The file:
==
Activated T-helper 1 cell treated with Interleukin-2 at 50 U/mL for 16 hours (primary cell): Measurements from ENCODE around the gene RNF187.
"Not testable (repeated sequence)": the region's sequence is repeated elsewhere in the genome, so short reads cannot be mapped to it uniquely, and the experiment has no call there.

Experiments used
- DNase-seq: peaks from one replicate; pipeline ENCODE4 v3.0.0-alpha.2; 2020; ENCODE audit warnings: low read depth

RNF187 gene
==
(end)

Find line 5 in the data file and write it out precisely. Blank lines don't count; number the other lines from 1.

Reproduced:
RNF187 gene